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Discarded Legacy

Politics and Poetics in the Life of Frances E. W. Harper, 1825-1911

Melba Joyce Boyd

African American Studies, Biography, By WSU Faculty, Literary Criticism and Theory, Poetry, Women's Studies

Published: June 1994
ISBN: 9780814324899
Pages: 264 Size: 6 x 9
Illustrations: 2 b&w illus.

Boyd is excellent in addressing a formal critique of Mrs. Harper's work . . . an authentic study, perhaps the best we yet have of the writer.

— Maryemma Graham

Frances E. W. Harper is a central figure in the history of nineteenth- and twentieth-century African-American literature and intellectual thought. The foremost poet of the "free colored community," she was also a lecturer,
educator, essayist, and novelist. A prolific champion of the abolitionist and feminist causes, she has come to be recognized for the critical role she played in the rise of the women's movement, particularly in the development of the black women's movement. Yet neither her art nor her political insight was preserved by subsequent generations until recently.

In this important study, poet Melba Joyce Boyd analyzes Harper not simply as a feminist and an activist, but as a writer. Boyd reads her in context, placing Harper's life, poetry, novels, and speeches within the nineteenth century African-American quest for
"freedom and literacy."

Harper's genius is illuminated as Boyd traces her radicalism through her struggles with issues of race, gender, and class, and the other personal and social injustices she
confronted. Discarded Legacy comprises three parts: "The Abolitionist Years," "The Pursuit of the Promised Land," and "The Woman's Era." These divisions characterize the thrust of the historical periods which encompass Harper's lifetime and the thematic
focus of her writings. Though Harper's primary political emphasis is on slavery and the Reconstruction, she sustains a strong feminist voice throughout these times and in all of her writings. Likewise, during the women's era, she maintains an anti-racist stance and strongly criticizes racism in white
feminist politics.

Boyd's response to Harper's work is interactive and improvisational, and whenever possible, she maintains Harper's voice, allowing her to speak about her own work. When analyzing Harper's language, Boyd provides insight into Harper's aesthetic by
discussing the writings thematically and structurally within a biographical framework. Finally, by examining Harper's use of traditional poetic techniques, language, oral tradition forms, and other tools, Boyd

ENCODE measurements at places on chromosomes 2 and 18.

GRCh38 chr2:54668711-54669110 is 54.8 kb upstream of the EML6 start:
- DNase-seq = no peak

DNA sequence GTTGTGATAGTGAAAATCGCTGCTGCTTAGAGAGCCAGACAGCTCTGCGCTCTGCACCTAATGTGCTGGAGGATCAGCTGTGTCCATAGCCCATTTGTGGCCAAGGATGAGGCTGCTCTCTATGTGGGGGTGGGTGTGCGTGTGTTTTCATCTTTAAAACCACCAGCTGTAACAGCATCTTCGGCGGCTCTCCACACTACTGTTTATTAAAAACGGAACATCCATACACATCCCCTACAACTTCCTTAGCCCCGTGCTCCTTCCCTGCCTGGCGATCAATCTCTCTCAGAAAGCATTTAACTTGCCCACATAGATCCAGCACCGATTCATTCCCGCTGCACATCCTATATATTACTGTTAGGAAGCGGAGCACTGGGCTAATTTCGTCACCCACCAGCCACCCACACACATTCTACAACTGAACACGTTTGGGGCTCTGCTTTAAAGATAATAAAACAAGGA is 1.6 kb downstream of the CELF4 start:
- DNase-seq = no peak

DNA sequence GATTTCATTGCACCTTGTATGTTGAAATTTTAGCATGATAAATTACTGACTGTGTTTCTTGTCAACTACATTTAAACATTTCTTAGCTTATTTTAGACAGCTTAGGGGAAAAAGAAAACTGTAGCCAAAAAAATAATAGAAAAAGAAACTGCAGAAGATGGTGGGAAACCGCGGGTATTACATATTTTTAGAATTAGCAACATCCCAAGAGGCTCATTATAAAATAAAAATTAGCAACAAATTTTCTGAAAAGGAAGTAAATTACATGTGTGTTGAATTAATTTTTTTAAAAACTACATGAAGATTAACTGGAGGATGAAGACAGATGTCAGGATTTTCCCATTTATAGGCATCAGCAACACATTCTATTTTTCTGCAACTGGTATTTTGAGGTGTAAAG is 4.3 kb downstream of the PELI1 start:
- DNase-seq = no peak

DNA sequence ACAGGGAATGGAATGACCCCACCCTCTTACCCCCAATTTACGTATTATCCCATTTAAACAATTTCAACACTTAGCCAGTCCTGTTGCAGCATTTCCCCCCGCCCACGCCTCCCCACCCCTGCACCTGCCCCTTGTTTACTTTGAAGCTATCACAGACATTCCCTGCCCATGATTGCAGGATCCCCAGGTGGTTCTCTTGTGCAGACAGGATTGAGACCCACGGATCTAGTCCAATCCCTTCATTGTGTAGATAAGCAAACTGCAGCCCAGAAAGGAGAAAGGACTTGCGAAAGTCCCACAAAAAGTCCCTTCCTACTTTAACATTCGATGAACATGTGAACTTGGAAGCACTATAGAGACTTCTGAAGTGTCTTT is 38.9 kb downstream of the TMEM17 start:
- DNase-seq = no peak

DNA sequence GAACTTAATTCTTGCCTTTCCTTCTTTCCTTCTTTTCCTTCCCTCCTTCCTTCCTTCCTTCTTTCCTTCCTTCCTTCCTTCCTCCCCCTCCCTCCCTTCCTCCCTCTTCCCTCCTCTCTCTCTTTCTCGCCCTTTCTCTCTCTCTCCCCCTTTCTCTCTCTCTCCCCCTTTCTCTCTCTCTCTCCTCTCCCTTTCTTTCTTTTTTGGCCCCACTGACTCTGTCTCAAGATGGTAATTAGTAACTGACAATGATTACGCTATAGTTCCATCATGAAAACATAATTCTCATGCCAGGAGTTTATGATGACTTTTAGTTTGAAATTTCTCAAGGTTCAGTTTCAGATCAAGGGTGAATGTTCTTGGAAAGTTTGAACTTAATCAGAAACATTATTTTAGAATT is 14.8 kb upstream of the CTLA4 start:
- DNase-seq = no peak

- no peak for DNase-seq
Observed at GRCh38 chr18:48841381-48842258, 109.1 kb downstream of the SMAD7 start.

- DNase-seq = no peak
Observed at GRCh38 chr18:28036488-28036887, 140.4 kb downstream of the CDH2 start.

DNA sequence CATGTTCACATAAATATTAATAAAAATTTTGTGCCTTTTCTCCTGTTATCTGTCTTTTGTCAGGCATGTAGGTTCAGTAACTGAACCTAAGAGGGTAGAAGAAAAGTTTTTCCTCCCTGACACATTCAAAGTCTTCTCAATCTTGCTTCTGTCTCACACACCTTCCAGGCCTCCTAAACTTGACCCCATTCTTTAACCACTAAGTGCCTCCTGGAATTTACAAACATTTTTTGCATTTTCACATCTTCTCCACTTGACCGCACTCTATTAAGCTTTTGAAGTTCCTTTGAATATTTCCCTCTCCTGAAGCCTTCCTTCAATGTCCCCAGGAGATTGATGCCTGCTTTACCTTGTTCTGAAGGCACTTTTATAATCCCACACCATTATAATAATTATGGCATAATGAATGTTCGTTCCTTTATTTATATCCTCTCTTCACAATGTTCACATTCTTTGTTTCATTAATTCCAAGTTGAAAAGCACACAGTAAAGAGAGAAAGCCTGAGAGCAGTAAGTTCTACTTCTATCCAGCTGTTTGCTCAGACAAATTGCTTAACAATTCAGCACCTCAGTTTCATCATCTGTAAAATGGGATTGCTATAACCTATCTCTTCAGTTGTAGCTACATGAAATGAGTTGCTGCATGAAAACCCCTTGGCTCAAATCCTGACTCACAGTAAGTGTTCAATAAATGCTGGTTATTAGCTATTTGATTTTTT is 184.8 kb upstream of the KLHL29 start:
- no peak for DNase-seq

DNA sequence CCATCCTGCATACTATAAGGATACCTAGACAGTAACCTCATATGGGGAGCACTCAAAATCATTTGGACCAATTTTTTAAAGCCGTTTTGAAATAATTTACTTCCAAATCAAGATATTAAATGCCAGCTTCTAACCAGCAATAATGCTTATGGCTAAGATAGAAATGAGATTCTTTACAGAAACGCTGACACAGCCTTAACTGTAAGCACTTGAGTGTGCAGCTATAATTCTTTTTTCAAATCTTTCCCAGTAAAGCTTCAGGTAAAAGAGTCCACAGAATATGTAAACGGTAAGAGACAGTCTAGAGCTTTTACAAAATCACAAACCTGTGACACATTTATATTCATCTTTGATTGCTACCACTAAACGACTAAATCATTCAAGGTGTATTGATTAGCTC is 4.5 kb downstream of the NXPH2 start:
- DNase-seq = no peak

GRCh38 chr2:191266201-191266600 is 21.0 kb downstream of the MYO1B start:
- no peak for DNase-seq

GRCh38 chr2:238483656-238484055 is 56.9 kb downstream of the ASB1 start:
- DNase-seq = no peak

demonstrates how Harper's art and politics are synthesized into a dynamic whole.

This book weaves Harper's radical vision with the intuitive and analytical dimensions of her imagination and language. Through perceptive explication of Harper's writings and
consideration of her thematic inclinations and political and social affiliations, Boyd is able to show how Harper crafted her subjects and how the literature and speeches interrelated
in theme and historical experience. Boyd has successfully arranged Harper's work in a manner that connects our present to Harper's past and that re-envisions her consciousness.

Melba Joyce Boyd is author of Wrestling with the Muse: Dudley Randall and the Broadside Press and Discarded Legacy: Politics and Poetics in the Life of Frances E. W. Harper, 1825–1911 (Wayne State University Press, 1994), co-editor of Abandon Automobile: Detroit City Poetry 2001 (Wayne State University Press, 2001), and author of seven books of poetry, including Death Dance of a Butterfly. She is a distinguished university professor and chair of the Department of Africana Studies at Wayne State University and adjunct professor at the Center for Afroamerican and African Studies at the University of Michigan, Ann Arbor.

Boyd is excellent in addressing a formal critique of Mrs. Harper's work . . . an authentic study, perhaps the best we yet have of the writer.

– Maryemma Graham, Northeastern University

This book affirms and reclaims Frances E. W. Harper as a major force in the development of nineteenth-century thought, not only in her literary responses to the climate of her own time but also in her durability and relevance to the present. Aesthetically and politically, her work deserves the insightful critical attention which the author has given it. Dr. Boyd's sound scholarship and her perceptiveness and sensitivity as a poet combine to make this book a monumental contribution.

– Naomi Long Madgett, Ph.D., poet laureate of Detroit and author of Pilgrim Journey